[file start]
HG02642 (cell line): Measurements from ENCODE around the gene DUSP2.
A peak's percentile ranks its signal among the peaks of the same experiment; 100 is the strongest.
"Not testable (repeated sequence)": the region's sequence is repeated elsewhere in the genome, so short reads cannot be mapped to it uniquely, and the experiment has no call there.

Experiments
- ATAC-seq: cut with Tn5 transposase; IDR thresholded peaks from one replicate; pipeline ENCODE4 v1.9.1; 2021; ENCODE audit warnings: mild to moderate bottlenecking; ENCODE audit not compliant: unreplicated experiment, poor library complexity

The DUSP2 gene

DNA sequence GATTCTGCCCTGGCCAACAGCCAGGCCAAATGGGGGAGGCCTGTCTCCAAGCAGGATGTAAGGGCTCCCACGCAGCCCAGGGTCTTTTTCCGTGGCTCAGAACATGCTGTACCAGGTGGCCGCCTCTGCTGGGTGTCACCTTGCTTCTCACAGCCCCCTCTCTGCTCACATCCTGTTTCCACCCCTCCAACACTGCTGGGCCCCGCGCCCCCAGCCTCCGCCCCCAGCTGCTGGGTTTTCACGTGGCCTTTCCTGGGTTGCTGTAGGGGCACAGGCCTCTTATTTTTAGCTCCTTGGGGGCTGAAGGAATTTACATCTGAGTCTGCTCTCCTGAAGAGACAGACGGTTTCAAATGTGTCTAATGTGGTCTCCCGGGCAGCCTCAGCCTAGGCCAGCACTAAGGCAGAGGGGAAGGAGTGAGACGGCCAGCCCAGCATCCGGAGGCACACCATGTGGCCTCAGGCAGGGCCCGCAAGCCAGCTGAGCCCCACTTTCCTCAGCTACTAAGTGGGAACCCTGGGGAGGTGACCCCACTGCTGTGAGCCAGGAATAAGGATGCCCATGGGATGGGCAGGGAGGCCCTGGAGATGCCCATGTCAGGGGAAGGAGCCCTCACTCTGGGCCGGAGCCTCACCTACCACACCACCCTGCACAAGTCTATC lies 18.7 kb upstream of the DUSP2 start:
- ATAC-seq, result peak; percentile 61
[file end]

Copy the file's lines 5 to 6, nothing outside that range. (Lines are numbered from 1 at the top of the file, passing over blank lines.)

- ATAC-seq: cut with Tn5 transposase; IDR thresholded peaks from one replicate; pipeline ENCODE4 v1.9.1; 2021; ENCODE audit warnings: mild to moderate bottlenecking; ENCODE audit not compliant: unreplicated experiment, poor library complexity

The DUSP2 gene